Rt. Rev. Henry C. Potter, Bishop of New York, preached a powerful sermon in Appleton Chapel last night from the text "I am the voice of one crying in the wilderness." John i. 23.
John came from the common people; he could trace no distinguished pedigree and his power was not that of position. His word of prophecy was the important thing. When the crowds asked him who he was and where he came from, he made no answer; he had a great message to deliver and this was the only thing which interested him. He urged only God's claims, not his own, and this made him great.
The lesson of such a man is for all time. Had John sounded his own praises the effects of his work would have been infinitely inferior. Selfishness, then, is the great cause of the world's evil. Often we see some one standing out boldly for a principle and we admire him. Later we find that he wants praise for what he has done and our admiration ceases. We may find that the main object in the man's mind was praise. Such a man is conscious most of all of what he is.
Some one may urge here that consciousness is necessary. No man can use power unless he is conscious that he has it. This is true. Individuality and personality are necessary but they are very different from that self-consciousness which leads a man to think primarily of his own virtues. Peter. Paul and John may have been self-conscious before Christ came, but when He came His mightier personality transformed them. They did not lose their own personalities; they simply forgot everything except the message of this greater Power.
If any one desires influence he must first learn to forget his own strong points; if they are virtues they will speak for themselves. There can be no higher aim and no better way of becoming influential for the best than getting a message from God and letting it take absolute possession of us.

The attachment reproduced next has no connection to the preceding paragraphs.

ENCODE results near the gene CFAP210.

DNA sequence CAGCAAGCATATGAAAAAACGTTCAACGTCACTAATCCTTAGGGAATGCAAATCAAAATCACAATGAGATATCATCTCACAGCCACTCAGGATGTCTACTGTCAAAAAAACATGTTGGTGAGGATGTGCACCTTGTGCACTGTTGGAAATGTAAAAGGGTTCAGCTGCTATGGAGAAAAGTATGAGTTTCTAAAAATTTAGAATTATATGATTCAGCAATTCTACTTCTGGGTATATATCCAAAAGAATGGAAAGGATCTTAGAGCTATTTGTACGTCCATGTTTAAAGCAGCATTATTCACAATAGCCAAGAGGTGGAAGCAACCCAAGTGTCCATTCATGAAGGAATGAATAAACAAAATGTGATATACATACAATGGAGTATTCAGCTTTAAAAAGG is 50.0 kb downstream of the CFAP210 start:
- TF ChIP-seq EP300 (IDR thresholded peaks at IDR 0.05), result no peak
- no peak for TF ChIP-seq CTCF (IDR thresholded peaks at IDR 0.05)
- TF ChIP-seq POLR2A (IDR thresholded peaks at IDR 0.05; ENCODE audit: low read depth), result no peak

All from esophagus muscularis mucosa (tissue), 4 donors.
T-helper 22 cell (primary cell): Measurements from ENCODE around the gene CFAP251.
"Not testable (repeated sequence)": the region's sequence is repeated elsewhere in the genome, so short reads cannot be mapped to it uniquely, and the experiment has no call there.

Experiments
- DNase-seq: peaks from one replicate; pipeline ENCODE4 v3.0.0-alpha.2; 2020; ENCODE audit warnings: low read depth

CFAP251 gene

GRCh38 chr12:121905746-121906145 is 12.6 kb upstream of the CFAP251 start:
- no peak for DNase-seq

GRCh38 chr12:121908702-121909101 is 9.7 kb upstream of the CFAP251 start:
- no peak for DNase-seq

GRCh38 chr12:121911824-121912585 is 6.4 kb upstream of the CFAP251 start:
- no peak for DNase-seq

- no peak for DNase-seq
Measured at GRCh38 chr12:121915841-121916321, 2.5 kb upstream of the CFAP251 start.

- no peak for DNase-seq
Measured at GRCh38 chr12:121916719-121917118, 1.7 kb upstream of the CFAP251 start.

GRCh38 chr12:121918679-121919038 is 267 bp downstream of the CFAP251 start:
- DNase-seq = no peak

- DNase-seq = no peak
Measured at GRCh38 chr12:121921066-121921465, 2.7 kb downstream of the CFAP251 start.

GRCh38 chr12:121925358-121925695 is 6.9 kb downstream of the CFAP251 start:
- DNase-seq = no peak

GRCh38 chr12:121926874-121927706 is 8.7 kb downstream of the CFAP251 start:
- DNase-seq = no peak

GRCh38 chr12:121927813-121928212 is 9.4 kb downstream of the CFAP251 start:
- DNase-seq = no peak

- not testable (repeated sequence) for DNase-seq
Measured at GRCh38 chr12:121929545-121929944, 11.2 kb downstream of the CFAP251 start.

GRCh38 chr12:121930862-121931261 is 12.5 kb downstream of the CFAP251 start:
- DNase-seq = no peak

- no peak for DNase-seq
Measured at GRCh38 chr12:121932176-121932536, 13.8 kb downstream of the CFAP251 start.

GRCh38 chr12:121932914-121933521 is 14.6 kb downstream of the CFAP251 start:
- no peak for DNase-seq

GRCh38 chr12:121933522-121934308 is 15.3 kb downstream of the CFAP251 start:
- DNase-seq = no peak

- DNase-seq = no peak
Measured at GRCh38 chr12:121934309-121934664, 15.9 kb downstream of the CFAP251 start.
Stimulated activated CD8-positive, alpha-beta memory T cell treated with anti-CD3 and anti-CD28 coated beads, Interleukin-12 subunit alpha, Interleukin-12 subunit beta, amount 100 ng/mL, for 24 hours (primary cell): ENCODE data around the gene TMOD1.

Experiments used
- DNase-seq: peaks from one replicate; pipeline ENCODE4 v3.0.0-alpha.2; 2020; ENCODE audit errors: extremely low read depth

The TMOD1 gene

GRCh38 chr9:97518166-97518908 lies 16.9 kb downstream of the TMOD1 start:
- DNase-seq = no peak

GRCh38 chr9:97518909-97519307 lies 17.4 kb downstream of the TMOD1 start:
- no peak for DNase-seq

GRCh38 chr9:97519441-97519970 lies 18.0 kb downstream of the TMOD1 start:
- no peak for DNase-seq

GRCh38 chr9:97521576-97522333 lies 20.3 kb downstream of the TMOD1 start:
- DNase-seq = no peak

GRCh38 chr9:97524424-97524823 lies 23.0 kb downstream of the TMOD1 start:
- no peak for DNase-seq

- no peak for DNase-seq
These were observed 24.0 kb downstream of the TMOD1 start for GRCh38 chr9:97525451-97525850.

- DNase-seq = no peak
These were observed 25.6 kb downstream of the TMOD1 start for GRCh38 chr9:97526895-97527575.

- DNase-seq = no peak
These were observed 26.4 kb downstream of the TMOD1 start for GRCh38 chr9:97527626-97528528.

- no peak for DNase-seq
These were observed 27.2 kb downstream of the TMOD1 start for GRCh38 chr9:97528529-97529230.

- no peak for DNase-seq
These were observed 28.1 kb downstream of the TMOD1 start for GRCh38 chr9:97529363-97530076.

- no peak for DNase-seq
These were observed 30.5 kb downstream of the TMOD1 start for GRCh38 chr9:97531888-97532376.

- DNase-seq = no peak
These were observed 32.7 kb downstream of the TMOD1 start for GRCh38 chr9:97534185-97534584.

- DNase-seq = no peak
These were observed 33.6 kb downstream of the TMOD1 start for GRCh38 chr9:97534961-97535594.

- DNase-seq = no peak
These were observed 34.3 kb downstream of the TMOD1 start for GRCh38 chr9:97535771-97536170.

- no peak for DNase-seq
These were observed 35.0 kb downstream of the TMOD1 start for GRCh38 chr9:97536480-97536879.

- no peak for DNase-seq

The words of the text seem for away; seem to be fiting for our time. Yet what is wilderness? Is it not a place where law does not govern? If impulse rules the hour. If conscience ceases to be the throne from which God rules the human race. then civilization itself becomes a wilderness. So it may be said that in our time there is a wilderness, for secret potting, sedition, crime hold away and the law of the strongest still rules. Though the need for voices in the wilderness is ever decreasing, though all observation shows that the world is getting better day by day, yet the need exists if to a less degree than it did when Rome was in her questionable prime.
We students must let Christ shape our lives as Michael Angelo shaped the figure of a famous fresco, leaving the local coloring for his pupil, the painter. If we receive our general direction from God the details of our lives will take care of themselves and we shall be truly voices in the wilderness.
The choir sang the anthems "The Wilderness" Goss; "In that day." Stainer. Mr. Merrill and Master Macdonald sang the duet, "Love Divine" from Stainer's Daughter of Jairus.